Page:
The best of the three inaugural editions of The Face is Ozeki’s The Face: Time Code. In it, Ozeki spends three hours staring at her own face in the mirror. She includes both very basic physical observations — “Age spots along my jaw line, but I don’t notice them very often, since they’re on the side of my face” — and tangential thoughts: “As a Zen priest, I probably shouldn’t be using makeup at all. Isn’t there a precept against lipstick? If not, shouldn’t there be?”
Ozeki uses those three intense hours of observation as a kind of meditation. She thinks of the creation of noh masks, and the aesthetic of wabi sabi, which embraces imperfections and the natural process of aging and decay. She remembers “prancing around a stage in a kimono, twirling a parasol” during an elementary school production of The Mikado, and making a joke of her ethnicity (her father is white, her mother Japanese) on the playground before other kids could. She remembers the tension she felt in choosing an author photo for her debut novel, which is a special kind of stress that, say, Norman Mailer likely never had to consider; women are judged one way if their author photos are too sexy, another way if they’re too frumpy. If the photo is outdated, the author will be accused of being vain, of wanting to give off an appearance of being youthful.
When I was younger, I’d been guilty of making judgments like this, too, smugly assuming that older women who deliberately chose young-looking publicity photographs must be blind, delusional, or incurably vain. Now that I was aging, I realized how unfair and wrong I’d been. For most women, once we’re past a certain age, the changes to our faces are so rapid and radical that it’s almost impossible to keep up, and anyway, who wants to? Who can be bothered?
Time Code is an autobiography of a face, sure, but it’s also an aesthetic and spiritual inquiry into faces. The language Ozeki uses is plainer, less lyrical than in her splendid novel A Tale for the Time Being, and perhaps that informality might make some readers feel uncomfortable. But it’s hard to imagine an author being majestic and lyrical when she’s literally inviting the reader to investigate her own pores; the situation demands a certain familiar earthiness.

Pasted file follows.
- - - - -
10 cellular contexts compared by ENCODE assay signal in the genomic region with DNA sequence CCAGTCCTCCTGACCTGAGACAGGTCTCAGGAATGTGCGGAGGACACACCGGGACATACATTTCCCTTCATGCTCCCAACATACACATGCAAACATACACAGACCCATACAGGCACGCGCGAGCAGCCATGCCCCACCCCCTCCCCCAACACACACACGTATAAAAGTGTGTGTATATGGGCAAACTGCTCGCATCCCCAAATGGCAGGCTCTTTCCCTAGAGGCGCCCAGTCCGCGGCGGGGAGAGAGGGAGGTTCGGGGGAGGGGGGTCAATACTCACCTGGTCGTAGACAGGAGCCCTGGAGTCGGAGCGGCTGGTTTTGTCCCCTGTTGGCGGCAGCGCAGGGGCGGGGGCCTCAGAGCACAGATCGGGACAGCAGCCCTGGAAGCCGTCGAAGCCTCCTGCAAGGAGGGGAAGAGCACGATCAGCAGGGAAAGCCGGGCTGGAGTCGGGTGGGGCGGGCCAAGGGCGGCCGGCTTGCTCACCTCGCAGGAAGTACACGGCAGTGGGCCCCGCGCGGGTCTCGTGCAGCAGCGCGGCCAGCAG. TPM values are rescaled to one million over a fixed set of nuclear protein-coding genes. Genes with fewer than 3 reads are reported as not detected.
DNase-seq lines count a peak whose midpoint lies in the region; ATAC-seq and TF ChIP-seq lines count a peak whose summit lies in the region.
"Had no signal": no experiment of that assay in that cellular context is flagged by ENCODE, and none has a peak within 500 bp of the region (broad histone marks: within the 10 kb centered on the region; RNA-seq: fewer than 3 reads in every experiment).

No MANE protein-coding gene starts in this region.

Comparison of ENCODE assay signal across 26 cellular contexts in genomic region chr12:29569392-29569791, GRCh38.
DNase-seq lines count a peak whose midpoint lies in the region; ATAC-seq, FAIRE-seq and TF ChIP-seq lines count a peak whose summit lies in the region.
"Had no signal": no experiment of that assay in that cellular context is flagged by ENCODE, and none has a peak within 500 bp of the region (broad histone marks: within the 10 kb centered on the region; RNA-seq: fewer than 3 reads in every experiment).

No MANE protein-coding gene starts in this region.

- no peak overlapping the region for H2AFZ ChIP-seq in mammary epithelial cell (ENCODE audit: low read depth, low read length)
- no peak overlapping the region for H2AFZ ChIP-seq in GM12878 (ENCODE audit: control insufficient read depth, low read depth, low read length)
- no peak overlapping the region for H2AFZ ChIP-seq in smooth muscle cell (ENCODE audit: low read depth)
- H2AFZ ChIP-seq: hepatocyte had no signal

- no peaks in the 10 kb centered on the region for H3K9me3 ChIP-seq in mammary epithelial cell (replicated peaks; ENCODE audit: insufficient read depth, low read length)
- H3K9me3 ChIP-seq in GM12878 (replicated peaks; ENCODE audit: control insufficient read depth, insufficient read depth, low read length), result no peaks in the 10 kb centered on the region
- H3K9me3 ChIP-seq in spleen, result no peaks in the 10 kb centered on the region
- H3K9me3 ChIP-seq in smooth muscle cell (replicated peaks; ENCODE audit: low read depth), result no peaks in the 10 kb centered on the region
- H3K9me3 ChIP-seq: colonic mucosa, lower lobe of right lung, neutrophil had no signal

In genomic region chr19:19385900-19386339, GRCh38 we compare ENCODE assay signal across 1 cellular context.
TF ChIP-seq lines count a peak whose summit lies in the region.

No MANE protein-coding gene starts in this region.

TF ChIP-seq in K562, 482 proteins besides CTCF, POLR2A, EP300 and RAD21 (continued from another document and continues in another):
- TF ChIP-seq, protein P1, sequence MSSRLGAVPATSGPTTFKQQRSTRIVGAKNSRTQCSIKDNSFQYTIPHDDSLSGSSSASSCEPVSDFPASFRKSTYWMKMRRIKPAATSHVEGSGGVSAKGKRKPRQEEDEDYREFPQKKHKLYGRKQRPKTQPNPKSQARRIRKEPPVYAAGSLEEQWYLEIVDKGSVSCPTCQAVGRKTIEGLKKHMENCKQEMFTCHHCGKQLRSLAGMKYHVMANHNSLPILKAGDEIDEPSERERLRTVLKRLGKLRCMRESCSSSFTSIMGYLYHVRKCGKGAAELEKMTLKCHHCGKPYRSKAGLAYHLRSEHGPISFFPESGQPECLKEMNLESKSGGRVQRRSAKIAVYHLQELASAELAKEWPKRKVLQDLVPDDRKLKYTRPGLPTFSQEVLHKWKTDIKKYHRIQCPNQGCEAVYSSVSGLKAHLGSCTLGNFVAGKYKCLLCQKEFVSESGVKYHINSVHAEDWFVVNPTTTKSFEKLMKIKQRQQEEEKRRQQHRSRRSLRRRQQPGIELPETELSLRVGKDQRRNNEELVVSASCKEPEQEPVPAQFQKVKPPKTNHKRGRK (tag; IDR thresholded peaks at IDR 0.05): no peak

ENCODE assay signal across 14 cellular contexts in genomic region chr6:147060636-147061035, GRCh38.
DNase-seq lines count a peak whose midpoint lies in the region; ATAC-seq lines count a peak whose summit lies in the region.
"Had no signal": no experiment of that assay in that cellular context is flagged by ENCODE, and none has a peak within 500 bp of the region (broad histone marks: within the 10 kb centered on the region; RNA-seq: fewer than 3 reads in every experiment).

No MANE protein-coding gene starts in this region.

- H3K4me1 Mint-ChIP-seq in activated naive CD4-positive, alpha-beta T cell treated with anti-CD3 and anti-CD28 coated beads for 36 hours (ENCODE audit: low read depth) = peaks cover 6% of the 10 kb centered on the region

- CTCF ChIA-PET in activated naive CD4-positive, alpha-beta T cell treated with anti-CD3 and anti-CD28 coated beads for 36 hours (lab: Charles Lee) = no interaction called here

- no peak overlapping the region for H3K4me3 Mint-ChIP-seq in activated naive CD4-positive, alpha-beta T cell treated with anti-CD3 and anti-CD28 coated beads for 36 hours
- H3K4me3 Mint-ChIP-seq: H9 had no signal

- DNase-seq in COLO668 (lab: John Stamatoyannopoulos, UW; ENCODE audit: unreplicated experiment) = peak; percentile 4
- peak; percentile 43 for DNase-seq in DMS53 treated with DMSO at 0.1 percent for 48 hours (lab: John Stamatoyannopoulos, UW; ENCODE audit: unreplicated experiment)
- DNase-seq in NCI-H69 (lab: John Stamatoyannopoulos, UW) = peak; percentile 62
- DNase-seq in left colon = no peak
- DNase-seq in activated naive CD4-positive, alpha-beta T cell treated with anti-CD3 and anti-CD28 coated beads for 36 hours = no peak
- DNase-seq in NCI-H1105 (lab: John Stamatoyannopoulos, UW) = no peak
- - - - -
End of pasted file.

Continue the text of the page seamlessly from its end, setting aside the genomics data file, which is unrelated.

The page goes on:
Taken as a whole, the first three editions of The Face make plain how uncomfortable we are with our own faces, and how out of our own control they are: the way they change, the people they resemble, the reactions they spur from others. In the same way we subconsciously train ourselves to not be distracted by the obstruction of our own noses in our line of sight, we don’t spend a lot of time thinking about what our faces are doing. When you finally sit down and get close enough to a mirror that you fog it up with every breath, you start to see things you’ve never seen before. Those lines — were they always there? Is that tiny pink velveteen slash on the chin new, or very old? Who the hell is it I’m looking at, anyway?
Paul is a co-founder of The Seattle Review of Books. He has written for The Progressive, Newsweek, Re/Code, the Utne Reader, the Los Angeles Times, the Seattle Times, the New York Observer, and many North American alternative weeklies. Paul has worked in the book business for two decades, starting as a bookseller (originally at Borders Books and Music, then at Boston's grand old Brattle Bookshop and Seattle's own Elliott Bay Book Company) and then becoming a literary critic. Formerly the books editor for the Stranger, Paul is now a fellow at Civic Ventures, a public policy incubator based out of Seattle.
Follow Paul Constant on Twitter: @paulconstant